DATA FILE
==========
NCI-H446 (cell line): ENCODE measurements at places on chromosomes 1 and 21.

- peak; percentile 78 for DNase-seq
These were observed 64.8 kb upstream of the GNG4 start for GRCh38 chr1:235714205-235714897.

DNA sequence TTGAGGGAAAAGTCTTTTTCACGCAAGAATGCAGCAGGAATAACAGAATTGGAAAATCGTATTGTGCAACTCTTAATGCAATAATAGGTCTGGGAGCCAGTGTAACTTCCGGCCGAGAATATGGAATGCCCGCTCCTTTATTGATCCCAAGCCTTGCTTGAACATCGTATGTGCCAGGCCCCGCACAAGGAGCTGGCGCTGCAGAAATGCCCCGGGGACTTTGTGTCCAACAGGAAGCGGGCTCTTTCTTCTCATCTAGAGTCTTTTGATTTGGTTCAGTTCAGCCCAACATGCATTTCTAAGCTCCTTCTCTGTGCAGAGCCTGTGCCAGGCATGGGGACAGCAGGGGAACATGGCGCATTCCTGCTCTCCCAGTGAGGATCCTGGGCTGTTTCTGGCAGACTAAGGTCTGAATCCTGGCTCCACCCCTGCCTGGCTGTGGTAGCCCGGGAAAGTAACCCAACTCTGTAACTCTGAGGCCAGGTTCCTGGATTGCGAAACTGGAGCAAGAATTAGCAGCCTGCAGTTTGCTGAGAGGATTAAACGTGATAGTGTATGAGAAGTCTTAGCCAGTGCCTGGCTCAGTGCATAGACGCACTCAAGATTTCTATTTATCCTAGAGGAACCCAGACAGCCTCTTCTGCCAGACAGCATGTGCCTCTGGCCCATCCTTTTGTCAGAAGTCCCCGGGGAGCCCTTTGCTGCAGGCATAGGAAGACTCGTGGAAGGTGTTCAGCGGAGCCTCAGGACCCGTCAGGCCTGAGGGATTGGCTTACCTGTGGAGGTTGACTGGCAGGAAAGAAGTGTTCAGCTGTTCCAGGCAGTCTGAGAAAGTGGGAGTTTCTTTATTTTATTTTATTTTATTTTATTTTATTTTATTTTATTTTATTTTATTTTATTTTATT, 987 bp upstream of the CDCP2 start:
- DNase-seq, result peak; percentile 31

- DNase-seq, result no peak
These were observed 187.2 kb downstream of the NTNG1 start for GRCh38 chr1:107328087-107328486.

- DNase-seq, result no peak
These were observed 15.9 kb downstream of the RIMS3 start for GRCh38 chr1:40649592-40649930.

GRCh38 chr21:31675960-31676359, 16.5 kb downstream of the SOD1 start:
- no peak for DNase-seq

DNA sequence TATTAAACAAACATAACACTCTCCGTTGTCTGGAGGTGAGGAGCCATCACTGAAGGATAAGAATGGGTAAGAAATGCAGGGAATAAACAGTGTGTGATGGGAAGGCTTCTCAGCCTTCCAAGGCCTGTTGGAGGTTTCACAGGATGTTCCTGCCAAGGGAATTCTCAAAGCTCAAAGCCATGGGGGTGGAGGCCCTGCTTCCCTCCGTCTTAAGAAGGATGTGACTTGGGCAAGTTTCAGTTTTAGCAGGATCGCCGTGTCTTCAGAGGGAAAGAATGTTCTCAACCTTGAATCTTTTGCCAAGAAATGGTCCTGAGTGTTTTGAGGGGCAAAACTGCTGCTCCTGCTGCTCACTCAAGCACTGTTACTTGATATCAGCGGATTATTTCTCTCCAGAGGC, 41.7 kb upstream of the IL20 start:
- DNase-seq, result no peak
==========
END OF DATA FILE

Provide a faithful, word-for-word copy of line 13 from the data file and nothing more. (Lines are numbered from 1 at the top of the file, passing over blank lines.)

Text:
- DNase-seq, result no peak